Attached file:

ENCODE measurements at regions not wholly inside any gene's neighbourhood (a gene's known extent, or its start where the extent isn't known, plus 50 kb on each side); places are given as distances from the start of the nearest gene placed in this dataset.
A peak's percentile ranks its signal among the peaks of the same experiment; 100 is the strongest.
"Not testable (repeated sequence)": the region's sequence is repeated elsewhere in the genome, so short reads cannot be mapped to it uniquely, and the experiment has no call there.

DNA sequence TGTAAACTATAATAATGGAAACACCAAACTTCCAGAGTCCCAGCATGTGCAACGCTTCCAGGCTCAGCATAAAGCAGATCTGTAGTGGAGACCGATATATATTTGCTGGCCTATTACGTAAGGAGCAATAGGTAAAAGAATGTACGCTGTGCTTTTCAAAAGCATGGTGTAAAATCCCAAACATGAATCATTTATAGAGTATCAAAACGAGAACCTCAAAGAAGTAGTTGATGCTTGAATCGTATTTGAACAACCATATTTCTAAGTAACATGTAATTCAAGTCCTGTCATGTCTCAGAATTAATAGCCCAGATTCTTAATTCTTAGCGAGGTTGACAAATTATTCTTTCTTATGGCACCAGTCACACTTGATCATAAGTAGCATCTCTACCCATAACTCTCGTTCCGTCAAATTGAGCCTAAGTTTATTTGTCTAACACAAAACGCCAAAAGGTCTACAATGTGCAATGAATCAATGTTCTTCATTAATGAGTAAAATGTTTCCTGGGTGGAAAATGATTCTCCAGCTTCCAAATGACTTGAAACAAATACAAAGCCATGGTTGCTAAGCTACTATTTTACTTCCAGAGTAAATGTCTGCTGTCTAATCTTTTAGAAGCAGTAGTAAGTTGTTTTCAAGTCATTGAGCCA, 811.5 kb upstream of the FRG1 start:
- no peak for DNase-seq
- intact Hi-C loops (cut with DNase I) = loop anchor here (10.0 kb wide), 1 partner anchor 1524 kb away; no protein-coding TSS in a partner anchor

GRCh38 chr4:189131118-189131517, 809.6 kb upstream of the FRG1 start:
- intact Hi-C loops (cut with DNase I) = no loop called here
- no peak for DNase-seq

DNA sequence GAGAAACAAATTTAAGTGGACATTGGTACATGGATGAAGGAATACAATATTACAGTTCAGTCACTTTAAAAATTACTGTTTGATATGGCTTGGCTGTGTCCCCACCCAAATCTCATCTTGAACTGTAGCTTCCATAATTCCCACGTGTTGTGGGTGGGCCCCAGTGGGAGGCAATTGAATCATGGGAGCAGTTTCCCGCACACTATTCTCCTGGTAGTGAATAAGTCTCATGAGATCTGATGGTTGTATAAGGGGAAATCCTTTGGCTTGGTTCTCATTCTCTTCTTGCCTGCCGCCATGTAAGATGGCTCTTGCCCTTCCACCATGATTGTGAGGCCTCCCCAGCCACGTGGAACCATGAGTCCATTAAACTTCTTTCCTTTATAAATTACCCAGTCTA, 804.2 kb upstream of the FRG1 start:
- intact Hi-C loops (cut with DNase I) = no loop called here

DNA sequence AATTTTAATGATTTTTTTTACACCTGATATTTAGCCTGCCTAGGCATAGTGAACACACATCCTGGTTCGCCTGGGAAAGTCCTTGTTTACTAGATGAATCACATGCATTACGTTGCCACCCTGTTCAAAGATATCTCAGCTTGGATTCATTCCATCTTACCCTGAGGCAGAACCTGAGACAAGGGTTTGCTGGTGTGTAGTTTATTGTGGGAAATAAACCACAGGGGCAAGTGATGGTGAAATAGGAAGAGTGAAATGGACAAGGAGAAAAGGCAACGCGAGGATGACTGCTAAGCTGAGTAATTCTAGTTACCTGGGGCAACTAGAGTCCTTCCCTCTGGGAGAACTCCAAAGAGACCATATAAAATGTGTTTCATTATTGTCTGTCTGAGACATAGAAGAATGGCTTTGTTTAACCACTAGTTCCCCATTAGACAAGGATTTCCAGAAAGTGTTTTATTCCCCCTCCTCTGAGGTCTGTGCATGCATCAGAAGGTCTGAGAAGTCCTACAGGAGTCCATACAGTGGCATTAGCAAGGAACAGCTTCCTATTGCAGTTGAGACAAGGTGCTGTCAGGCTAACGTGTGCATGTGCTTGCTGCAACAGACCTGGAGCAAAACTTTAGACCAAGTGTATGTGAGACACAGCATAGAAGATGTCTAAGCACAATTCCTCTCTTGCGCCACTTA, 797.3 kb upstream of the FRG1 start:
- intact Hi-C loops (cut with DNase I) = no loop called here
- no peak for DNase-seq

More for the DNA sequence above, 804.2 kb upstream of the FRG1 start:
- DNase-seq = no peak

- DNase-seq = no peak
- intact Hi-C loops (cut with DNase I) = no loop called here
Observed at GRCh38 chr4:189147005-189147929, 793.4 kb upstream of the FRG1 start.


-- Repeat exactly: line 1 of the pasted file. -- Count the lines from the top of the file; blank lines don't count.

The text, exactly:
ENCODE measurements at regions not wholly inside any gene's neighbourhood (a gene's known extent, or its start where the extent isn't known, plus 50 kb on each side); places are given as distances from the start of the nearest gene placed in this dataset.